Because seismic data are almost always sampled uniformly in time, conventional methods perform the spatial resampling along each constant time slice or each constant frequency slice. The problem of two dimensional resampling is thus reduced to one dimension. In the 1950s, Yen (1956 and 1957) developed an algorithm for resampling irregularly sampled, one-dimensional data. In his algorithm, the irregularly sampled data are modeled as the interpolation of unknown uniformly spaced data. By solving a linear system analytically, Yen derived an exact, explicit formula for evaluating data at arbitrary points. Hale (1980) tested Yen's algorithm and pointed out that, although the method is exact for noise-free data, it may give erroneous results for noisy data. With Yen's method, a single noisy sample, even one far away from the correct sampling positions, may have an undesirable influence on the values of the resampled data. Moreover, Yen's algorithm is computationally expensive. To overcome these two problems, Hale uses a truncated, tapered sinc function as the basis function for interpolation. Although this procedure sacrifices accuracy at high frequencies, it performs better and at much less computational cost than Yen's method for data contaminated with truncations, aliasing data or noisy data. In the previous SEP report, Zhang (1991) described another one dimensional resampling scheme in which unevenly spaced data samples are modeled by a Fourier series. The coefficients of this Fourier series are found by minimizing the errors between the given data and the modeled data. Once these coefficients are determined, the data can be resampled arbitrarily.

One of the important characteristics of seismic data is the spatial coherence along the events corresponding to reflection or diffraction. These events may have varying slopes and curvatures. All the one-dimensional resampling methods mentioned above ignore this dominant feature of seismic data, and are therefore not optimal for resampling seismic data.

In studying the finite-aperture slant-stack transform, Kostov (1990) developed a two-dimensional trace-resampling method, in which unevenly spaced seismic traces are modeled as the superposition of many plane waves of various dips. The weighting coefficients of these plane waves are determined by minimizing the errors between the given unevenly spaced traces and the modeled traces. Kostov demonstrated his algorithm by filling in the missing traces in a common shot gather.

Two problems may potentially affect the results of resampling data by plane wave decomposition. First, the finite-aperture slant-stack transform is not a local operator. The aperture of this operator is usually equal to the spatial dimensions of input data. For filling large gaps of missing traces, a large aperture operator is needed. However, if the variations of sampling intervals are small perturbations, the large aperture operator becomes unnecessary. The large aperture also implies that a bad trace in the original data may have an undesirable influence on resampled traces far away from it. Second, for data containing many diffracted events or other curved events, plane wave decomposition is not the best way to model the data.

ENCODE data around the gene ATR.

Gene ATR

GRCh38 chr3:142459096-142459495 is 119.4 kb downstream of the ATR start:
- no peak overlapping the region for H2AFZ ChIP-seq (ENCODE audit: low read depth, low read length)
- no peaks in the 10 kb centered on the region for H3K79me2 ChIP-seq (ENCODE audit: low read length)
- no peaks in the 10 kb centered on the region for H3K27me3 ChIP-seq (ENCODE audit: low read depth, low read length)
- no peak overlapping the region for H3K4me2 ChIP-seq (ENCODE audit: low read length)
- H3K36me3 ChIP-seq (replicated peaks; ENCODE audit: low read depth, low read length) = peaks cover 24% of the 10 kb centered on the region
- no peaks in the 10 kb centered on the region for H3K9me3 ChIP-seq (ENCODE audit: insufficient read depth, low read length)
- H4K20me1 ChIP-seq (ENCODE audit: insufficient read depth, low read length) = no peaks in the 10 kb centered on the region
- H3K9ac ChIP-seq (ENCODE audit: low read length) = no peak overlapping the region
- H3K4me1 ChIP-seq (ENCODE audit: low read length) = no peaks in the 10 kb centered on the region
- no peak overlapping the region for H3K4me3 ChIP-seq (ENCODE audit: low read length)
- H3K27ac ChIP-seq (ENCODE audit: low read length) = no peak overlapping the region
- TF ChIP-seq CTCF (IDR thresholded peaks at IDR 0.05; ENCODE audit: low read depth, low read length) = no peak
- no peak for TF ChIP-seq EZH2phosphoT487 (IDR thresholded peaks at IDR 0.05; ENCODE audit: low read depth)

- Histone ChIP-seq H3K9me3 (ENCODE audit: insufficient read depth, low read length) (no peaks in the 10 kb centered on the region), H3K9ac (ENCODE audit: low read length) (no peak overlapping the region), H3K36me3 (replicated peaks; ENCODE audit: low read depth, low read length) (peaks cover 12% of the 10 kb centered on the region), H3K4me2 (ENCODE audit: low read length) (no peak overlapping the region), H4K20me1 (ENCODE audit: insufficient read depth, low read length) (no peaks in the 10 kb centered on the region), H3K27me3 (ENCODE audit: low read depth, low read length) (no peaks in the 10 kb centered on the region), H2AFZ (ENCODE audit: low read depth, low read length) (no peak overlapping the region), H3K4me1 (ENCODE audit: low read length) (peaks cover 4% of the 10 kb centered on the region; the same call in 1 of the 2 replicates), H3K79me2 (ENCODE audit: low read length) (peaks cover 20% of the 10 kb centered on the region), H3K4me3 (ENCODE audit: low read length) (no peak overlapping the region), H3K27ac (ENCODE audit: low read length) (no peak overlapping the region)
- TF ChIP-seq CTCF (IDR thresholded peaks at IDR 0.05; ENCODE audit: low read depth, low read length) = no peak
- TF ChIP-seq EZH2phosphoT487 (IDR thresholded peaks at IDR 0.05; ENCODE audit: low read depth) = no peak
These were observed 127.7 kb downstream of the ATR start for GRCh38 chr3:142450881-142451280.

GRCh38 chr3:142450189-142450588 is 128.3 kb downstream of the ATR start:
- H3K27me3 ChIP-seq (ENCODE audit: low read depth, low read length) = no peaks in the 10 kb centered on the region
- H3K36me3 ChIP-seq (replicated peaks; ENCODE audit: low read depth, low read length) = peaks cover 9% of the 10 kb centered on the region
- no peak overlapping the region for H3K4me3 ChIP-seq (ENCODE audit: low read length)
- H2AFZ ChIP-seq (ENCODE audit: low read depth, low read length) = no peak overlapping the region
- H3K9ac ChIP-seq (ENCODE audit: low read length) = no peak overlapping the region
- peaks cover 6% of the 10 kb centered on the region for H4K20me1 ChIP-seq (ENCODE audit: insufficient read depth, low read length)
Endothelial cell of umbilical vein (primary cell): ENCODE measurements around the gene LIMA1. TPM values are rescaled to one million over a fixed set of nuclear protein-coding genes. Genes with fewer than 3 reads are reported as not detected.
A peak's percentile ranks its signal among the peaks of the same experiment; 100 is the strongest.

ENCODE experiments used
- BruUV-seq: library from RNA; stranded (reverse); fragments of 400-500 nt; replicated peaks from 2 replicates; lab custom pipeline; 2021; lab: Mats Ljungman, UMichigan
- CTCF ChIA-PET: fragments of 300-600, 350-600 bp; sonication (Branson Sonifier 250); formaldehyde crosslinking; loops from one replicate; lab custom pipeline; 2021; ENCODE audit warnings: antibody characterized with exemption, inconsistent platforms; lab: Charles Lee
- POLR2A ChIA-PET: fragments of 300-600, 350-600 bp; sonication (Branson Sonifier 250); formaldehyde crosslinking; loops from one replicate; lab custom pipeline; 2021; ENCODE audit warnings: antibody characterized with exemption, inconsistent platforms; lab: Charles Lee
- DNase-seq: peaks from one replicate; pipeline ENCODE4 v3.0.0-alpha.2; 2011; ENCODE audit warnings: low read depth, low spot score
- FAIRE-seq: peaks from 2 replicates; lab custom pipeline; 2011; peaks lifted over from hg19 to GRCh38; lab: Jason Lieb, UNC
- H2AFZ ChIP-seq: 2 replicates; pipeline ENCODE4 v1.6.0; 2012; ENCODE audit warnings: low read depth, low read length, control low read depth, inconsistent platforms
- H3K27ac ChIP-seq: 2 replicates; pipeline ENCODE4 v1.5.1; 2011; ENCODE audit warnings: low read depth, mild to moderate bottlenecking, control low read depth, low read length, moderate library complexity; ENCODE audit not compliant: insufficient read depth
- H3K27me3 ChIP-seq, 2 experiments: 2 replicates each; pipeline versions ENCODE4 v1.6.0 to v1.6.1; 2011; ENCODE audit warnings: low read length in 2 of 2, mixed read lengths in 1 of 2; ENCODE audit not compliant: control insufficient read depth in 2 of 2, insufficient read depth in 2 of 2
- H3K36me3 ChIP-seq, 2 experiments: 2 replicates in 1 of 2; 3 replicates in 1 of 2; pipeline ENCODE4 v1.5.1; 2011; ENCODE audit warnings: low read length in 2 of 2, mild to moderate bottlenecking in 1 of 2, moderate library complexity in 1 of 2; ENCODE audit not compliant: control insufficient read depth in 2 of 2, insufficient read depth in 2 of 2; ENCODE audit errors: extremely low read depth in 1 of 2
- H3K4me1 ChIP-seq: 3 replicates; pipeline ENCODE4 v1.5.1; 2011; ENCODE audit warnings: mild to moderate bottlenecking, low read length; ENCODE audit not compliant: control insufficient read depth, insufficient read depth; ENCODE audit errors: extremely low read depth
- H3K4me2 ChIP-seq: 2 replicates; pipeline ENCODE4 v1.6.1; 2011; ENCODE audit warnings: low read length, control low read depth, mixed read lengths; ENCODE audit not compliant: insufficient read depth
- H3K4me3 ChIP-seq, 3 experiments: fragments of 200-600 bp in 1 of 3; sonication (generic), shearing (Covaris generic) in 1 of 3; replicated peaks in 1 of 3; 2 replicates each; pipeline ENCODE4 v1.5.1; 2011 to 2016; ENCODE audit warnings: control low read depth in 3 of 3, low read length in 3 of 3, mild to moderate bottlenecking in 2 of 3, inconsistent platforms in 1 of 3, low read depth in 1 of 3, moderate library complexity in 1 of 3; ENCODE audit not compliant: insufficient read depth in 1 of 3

In this note, we describe a wave equation method for resampling unevenly spaced traces. We model the seismic traces recorded by an array of unevenly spaced receivers at the surface as the upward continuation of the wave field evenly sampled at a selected depth level. By solving a least squares inverse problem, we find the evenly sampled data at the selected depth level. Upward continuing the evenly sampled data allows us to resample the data at the surface. This algorithm is generally applicable to both 2-D and 3-D data, and to both poststack and prestack data. Because the wave equation modeling is used, the algorithm is robust and stable. The aperture of the upward continuation operator is determined by the distance from the selected depth level to the surface and the maximum time-dip of input data. Therefore, we can make the algorithm more efficient by reducing this distance or accept large perturbations of sampling spaces by increasing the distance. Furthermore, because the upward continuation operator is time-invariant, the computation can be done for each frequency independently. Therefore, the algorithm can be well implemented on a parallel machine. The algorithm can also be used to downward continue the wave field recorded by a finite aperture receiver array. An example with synthetic data shows that the algorithm produces a promising result.

In the following sections, we first briefly describe the theory of the new trace resampling method. We then give a synthetic example of resampling 2-D unevenly space traces.

11/17/1997